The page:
MATH 145. Applied Linear Algebra (4) This is a second semester course in linear algebra with an emphasis on the theory and application of matrix decompositions. Topics include methods for solving systems of equations, QR factorization, the method of least squares, diagonalization of symmetric matrices, singular value decomposition, and applications.  Prerequisites: C- or better in Math 53 and Math 75. 

MATH 148. Cryptography (3) A survey of cryptography and cryptanalysis from historical cryptosystems through the modern use of cryptology in computing. Topics include public and symmetric key cryptosystems, digital signatures, modular arithmetic and other topics in number theory and algebra. Possible additional topics include error correcting codes, digital cash, and secret sharing techniques. Prerequisites: MATH 053 or permission of the instructor.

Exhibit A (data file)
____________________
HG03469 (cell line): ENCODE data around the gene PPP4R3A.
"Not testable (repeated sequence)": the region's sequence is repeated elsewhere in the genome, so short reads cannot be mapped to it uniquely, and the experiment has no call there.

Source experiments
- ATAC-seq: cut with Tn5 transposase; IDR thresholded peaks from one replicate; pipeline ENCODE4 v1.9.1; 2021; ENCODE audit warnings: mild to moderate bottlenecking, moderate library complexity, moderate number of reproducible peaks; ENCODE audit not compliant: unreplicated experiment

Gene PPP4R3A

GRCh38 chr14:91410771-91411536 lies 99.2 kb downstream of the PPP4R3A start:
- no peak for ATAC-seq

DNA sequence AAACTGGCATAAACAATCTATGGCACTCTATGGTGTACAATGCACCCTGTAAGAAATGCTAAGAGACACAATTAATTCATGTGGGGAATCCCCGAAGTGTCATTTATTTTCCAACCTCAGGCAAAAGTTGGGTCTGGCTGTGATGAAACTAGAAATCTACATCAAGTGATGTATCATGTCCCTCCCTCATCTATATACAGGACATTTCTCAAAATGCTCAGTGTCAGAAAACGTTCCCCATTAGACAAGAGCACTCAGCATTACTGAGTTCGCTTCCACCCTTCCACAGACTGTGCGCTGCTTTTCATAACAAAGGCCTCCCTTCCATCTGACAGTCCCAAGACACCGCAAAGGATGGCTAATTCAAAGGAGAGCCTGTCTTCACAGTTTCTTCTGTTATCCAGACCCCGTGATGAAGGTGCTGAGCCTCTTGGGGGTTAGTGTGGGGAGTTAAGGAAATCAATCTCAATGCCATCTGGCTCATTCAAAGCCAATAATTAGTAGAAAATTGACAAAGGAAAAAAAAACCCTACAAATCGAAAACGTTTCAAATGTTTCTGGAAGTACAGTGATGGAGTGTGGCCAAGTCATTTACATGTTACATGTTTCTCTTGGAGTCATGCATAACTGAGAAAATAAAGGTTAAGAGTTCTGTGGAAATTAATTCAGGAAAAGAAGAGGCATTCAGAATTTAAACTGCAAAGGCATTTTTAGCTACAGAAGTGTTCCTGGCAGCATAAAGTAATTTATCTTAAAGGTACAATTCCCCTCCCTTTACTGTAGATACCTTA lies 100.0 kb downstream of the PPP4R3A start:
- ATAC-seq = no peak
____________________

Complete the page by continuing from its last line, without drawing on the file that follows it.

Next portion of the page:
MATH 152. Vector Analysis (4) Vector analysis and related topics for students of applied mathematics, physics and engineering. Vector fields, Gradient, divergence and curl. Parametric surfaces. Line integrals; surface integrals; integral theorems. Formulations of vector analysis in cylindrical and spherical coordinates. Prerequisite: MATH 055.

MATH 154. Topology (4) An introduction to general topology and its relation to manifold theory. Topics include metric spaces, general spaces, continuous functions, homeomorphisms, the separation axioms, connectedness, compactness, and product spaces. Prerequisite: MATH 049.

MATH 155. Real Analysis I (4) Properties of the real numbers. Sequences and series of real numbers. Limits, continuity and differentiability of real functions. Prerequisites: MATH 049 and 055.